- Shanghai goes three days without new community infections
- Only a few signs of a gradual reopening
- Amcham warns that COVID controls are hampering foreign investment
SHANGHAI/BEIJING, May 17 (Reuters) – Shanghai hit the long-awaited milestone of three straight days with no new COVID-19 cases outside quarantine zones on Tuesday, but most residents will have to endure the lockdown for a bit longer before resume normal life.
For other cities in China that have been in lockdown, a third day of no new cases in the community usually signifies “zero COVID” status and the start of the lifting of restrictions.
The mall of 25 million people on Monday laid out its clearest timetable yet for emerging from a lockdown now in its seventh week, but the plan was met with skepticism by many residents who have seen isolation repeatedly extended.
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“Normality is a long way off,” said a Shanghai resident still stuck at home.
Shanghai plans to resume outdoor activities in stages, with some stores reopening this week but most movement restrictions remaining in place until May 21, after which public transport and other services will gradually resume.
By June, the lockdown is expected to be lifted, but residents will still be asked to get tested frequently.
More people have been allowed out of their homes this week, with joggers and dog walkers spotted. A man was seen fishing in the Shanghai River.
But high fences remained around many residential compounds and there were almost no private cars on the streets, with most people still confined to their homes.
It’s unclear how many stores have reopened this week, but in a positive sign delivery apps showed more options for people to order from Tuesday.
A social media account run by the Communist Party’s official newspaper, the People’s Daily, posted photographs on Monday night saying it showed the opening of breakfasts, restaurants and hairdressers.
But one social media user called the post “nonsense”.
“We were locked up at home for two months… This story is for anyone but the people of Shanghai.”
By Tuesday morning, the post had been deleted.
A video posted by another state-backed outlet announced the reopening of an Alibaba Freshippo grocery store, showing around 10 staff in hazmat suits making heart shapes with their hands, but only two people who looked like buyers.
A sign on the store’s door said customers had to present a negative COVID test and a pass indicating they were allowed to leave their homes, among other requirements. Only 20 customers at a time are allowed inside.
Overall, Shanghai reported less than 1,000 new cases for May 16, all inside the areas under the strictest controls.
In relatively freer areas, those monitored to assess progress in eradicating the outbreak, no new cases were found for a third day.
China’s no-compromise “zero COVID” policy has placed hundreds of millions of consumers and workers under various restrictions at a time when the rest of the world is pushing them to “live with the virus” even as infections spread.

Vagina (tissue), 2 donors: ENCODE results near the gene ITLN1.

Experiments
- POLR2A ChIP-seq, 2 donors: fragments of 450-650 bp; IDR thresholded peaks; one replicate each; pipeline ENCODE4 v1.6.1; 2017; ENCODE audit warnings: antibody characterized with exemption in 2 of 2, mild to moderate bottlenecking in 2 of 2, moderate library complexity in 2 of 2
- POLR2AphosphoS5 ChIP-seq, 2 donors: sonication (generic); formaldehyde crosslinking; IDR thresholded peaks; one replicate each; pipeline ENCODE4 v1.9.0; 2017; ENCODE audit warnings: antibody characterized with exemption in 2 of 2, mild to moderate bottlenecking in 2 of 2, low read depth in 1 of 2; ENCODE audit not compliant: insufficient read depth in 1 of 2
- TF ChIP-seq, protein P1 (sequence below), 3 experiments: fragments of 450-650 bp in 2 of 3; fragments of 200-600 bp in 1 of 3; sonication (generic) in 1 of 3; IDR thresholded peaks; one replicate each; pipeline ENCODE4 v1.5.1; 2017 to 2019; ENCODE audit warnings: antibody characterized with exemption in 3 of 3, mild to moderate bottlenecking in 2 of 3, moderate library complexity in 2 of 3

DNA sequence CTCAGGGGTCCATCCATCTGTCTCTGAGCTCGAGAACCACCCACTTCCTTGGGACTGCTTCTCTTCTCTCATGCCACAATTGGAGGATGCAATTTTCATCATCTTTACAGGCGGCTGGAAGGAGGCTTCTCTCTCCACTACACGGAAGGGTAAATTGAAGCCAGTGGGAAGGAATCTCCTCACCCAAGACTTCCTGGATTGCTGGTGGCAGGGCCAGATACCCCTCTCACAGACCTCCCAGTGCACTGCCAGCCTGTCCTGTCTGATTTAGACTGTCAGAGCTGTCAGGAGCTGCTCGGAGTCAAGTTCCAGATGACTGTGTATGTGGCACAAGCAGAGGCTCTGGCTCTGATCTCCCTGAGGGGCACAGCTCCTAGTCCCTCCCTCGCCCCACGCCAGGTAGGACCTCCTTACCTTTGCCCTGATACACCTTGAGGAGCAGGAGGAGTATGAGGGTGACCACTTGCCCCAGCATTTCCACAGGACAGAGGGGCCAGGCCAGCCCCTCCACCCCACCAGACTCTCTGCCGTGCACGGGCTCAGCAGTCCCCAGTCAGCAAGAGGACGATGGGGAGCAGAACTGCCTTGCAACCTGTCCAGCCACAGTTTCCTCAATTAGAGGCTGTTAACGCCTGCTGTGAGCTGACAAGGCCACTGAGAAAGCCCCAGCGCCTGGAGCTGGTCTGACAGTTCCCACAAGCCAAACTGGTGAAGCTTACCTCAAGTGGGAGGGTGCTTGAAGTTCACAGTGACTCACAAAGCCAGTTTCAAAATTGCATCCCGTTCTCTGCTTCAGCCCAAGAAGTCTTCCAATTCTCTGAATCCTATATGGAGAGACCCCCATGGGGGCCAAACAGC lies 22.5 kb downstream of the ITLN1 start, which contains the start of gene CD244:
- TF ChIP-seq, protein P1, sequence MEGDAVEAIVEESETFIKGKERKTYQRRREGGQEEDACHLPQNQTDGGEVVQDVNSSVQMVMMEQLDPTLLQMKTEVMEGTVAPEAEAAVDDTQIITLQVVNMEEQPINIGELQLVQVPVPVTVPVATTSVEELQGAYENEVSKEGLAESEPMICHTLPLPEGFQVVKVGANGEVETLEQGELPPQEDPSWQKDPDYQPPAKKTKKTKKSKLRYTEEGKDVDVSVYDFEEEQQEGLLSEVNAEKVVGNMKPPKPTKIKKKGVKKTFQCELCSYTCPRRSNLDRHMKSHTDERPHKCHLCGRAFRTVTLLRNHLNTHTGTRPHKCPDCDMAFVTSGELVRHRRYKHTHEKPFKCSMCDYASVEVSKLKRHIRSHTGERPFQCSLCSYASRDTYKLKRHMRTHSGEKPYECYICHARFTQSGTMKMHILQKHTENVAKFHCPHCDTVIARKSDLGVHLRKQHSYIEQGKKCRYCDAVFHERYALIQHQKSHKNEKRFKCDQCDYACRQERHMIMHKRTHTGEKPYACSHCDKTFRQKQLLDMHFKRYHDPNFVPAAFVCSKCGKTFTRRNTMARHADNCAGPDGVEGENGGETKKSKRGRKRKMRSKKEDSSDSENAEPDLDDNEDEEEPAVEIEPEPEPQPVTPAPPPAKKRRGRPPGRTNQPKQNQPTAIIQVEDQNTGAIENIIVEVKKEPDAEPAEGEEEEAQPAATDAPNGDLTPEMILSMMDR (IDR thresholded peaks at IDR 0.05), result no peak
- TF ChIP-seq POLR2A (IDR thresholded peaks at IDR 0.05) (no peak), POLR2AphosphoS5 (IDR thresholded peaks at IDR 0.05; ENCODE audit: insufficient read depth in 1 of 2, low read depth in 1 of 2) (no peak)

Data this week showed the havoc wreaked on the economy by Shanghai’s lockdown and restrictions in dozens of other major cities, with retail sales and industrial production plunging at their fastest pace in more than two years in April. Read more
The US Chamber of Commerce has warned that COVID controls will hamper foreign investment in China for years to come as travel restrictions disrupt due diligence on projects. Big companies are also looking for alternative sources for supply chains, he said. Read more
The state planner said it would boost support for manufacturers, the service sector and small businesses to mitigate the impact of COVID.
A meeting called by China’s top policy advisory body with tech executives was also closely watched to hear how far authorities would go to ease the regulatory crackdown on the sector that began in late 2020 and has weighed on growth. Read more
Chinese stocks (.CSI300), (.SSEC) edged higher on bets for softer regulatory scrutiny on the tech sector and Shanghai’s progress on COVID.
TIGHTENING IN BEIJING
The latest daily case count in Beijing was 52, with authorities discovering a few dozen new infections almost daily despite the gradual tightening of restrictions over the past three weeks or so.
Catering services are banned in the capital, some shopping centers and other businesses are closed, public transport is reduced and many residents have been asked to work from home.
Residents of parts of Beijing’s Fengtai district affected by COVID have been ordered not to leave their neighborhoods, state television reported on Tuesday.
In Beijing’s largest district, Chaoyang, some compounds have closed side exits while main gates are manned by volunteers checking health credentials on the mobile app authorities use to track COVID.
Security personnel were patrolling the banks of the nearby Liangma Canal, which has become a picnic spot in recent weeks for residents who were not allowed to go elsewhere. Signs had been put up asking people to “avoid crowds, gatherings and eat together”.
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Reporting by David Stanway, Brenda Goh and Winni Zhou in Shanghai; Martin Quin Pollard in Beijing; and offices in Beijing and Shanghai; Written by Marius Zaharia; Editing by Robert Birsel
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